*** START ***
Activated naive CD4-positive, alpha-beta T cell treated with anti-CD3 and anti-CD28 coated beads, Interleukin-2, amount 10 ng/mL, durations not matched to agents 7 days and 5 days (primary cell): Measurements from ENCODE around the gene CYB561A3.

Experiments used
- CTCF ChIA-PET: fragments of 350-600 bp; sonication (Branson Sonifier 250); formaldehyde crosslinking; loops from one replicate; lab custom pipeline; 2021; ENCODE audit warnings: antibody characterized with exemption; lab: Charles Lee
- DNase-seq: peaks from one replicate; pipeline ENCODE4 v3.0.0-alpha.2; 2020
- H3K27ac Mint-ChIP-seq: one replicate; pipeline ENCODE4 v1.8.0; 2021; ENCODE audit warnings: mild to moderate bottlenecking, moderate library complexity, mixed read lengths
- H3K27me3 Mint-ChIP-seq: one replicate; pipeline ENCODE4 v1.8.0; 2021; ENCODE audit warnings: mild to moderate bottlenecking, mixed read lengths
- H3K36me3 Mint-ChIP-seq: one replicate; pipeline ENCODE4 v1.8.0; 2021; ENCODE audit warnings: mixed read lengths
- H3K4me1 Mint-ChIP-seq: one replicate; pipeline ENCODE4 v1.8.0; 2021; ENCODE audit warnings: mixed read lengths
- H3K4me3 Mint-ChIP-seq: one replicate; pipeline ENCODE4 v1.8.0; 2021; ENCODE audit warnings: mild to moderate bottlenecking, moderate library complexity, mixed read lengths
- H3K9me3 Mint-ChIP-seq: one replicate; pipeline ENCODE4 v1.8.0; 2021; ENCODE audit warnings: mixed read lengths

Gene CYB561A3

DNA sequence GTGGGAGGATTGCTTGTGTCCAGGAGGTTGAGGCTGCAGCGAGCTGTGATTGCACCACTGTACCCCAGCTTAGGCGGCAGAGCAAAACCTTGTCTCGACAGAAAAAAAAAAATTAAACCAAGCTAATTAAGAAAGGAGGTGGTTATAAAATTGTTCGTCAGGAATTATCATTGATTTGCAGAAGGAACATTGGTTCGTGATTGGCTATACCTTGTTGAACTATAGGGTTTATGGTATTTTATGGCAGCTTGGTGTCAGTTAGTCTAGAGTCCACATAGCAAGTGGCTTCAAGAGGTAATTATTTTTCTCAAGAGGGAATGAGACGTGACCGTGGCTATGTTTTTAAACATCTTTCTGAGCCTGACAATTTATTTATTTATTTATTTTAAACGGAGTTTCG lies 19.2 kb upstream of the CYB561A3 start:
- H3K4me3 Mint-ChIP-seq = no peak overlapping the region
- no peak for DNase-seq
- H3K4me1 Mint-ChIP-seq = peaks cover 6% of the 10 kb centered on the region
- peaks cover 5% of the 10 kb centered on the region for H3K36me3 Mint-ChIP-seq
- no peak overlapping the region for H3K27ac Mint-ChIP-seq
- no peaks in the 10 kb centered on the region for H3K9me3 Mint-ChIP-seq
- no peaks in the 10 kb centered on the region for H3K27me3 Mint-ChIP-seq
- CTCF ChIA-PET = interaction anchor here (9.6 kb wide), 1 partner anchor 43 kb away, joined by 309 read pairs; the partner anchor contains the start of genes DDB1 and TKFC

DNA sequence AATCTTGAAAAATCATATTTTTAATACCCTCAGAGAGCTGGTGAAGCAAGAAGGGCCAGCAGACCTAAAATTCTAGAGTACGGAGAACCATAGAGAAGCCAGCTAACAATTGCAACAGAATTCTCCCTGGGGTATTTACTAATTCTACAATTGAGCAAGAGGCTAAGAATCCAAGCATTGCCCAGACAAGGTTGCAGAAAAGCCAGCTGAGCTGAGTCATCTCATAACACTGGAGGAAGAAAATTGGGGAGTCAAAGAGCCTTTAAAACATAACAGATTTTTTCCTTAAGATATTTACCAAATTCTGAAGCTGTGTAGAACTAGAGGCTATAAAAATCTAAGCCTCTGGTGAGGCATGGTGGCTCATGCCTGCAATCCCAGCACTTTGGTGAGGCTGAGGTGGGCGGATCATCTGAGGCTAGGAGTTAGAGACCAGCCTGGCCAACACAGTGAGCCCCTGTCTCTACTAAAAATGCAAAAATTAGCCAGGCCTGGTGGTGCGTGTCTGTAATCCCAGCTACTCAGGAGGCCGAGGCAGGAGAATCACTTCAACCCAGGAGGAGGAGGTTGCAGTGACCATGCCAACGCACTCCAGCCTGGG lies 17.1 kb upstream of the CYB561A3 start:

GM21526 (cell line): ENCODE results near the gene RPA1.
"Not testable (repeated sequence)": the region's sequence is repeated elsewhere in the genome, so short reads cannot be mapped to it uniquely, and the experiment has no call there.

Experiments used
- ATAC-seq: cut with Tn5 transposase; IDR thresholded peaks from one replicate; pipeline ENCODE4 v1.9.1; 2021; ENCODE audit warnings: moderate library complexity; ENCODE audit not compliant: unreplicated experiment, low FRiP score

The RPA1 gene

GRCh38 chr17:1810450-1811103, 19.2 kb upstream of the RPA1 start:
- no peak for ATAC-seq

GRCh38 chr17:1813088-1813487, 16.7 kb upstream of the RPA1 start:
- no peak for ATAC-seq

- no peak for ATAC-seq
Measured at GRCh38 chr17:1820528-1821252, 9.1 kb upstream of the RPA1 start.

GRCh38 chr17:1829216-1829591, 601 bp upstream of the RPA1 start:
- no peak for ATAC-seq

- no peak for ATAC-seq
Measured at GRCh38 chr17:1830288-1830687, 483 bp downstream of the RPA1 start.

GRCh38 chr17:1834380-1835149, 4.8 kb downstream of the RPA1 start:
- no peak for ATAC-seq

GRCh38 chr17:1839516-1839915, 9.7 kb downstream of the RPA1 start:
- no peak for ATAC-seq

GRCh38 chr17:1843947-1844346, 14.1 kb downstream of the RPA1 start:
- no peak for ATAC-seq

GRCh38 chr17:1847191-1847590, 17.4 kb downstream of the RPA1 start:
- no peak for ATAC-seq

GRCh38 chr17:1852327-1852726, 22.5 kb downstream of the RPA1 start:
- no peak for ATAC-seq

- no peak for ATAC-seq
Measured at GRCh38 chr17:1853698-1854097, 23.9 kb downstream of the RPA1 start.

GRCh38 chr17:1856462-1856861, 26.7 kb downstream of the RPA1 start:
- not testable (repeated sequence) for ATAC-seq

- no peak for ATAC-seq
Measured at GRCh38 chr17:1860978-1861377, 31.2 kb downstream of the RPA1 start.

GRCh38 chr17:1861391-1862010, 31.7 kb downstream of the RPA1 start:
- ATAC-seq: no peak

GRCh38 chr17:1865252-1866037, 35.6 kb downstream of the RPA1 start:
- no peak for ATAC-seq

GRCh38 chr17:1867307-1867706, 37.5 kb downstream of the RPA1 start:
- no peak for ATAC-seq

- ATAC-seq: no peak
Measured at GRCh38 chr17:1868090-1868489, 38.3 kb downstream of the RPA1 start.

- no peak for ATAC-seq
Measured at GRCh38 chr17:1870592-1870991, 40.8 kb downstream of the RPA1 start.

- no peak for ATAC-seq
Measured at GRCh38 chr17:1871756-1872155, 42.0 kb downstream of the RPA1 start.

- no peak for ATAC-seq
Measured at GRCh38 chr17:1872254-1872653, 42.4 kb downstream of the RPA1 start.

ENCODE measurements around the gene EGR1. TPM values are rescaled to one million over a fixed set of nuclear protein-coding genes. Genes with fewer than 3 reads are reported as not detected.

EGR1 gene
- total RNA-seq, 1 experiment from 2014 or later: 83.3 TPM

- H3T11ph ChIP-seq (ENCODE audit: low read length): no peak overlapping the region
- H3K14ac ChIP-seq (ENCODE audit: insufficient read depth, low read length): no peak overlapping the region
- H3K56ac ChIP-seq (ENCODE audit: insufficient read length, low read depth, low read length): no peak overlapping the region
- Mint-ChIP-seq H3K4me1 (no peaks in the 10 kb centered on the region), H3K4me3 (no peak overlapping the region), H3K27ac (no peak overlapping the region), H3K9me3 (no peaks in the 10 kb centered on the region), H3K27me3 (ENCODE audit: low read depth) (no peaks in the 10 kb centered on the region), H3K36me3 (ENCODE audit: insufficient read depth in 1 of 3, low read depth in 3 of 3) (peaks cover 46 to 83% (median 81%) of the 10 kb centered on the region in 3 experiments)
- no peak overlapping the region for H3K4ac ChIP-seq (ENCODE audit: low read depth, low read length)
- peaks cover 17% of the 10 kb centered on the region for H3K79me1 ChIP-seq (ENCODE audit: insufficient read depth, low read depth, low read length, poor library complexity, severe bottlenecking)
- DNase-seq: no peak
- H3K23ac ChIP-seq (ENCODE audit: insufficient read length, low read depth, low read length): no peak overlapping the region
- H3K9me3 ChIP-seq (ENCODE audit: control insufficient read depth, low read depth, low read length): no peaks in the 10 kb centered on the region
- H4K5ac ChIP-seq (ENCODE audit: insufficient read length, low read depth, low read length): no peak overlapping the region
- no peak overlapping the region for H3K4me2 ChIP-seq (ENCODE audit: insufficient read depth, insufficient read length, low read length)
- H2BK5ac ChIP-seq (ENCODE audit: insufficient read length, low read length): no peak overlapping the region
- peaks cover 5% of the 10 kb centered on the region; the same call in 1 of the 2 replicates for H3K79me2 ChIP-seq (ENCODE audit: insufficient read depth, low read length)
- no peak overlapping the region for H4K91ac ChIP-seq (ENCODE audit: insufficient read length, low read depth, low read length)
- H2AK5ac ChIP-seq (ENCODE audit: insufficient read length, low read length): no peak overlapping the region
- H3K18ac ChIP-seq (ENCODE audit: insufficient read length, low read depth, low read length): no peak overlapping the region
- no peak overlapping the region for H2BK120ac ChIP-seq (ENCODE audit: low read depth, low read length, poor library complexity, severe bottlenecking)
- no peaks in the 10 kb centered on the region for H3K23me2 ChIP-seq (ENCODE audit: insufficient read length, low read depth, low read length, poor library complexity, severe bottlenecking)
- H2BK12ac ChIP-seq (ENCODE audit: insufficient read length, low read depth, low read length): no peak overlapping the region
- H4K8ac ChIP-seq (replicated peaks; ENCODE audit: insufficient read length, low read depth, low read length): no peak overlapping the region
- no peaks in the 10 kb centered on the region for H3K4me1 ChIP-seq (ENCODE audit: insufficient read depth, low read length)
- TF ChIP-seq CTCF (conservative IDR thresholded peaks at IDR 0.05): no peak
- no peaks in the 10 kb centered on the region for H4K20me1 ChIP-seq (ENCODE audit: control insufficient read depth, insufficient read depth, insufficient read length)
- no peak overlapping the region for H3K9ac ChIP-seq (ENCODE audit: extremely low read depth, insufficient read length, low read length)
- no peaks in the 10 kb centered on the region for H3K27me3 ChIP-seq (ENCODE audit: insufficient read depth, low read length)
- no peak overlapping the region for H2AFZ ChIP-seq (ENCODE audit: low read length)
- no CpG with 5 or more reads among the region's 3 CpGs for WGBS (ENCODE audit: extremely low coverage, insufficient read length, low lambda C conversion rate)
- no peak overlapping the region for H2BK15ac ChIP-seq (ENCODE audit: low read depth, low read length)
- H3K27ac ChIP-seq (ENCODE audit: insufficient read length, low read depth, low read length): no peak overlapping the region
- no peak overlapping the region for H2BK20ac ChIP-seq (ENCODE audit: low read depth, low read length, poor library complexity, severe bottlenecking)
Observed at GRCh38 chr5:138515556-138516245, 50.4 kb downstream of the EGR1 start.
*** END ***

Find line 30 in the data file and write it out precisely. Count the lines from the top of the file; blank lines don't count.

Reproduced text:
- no peak for ATAC-seq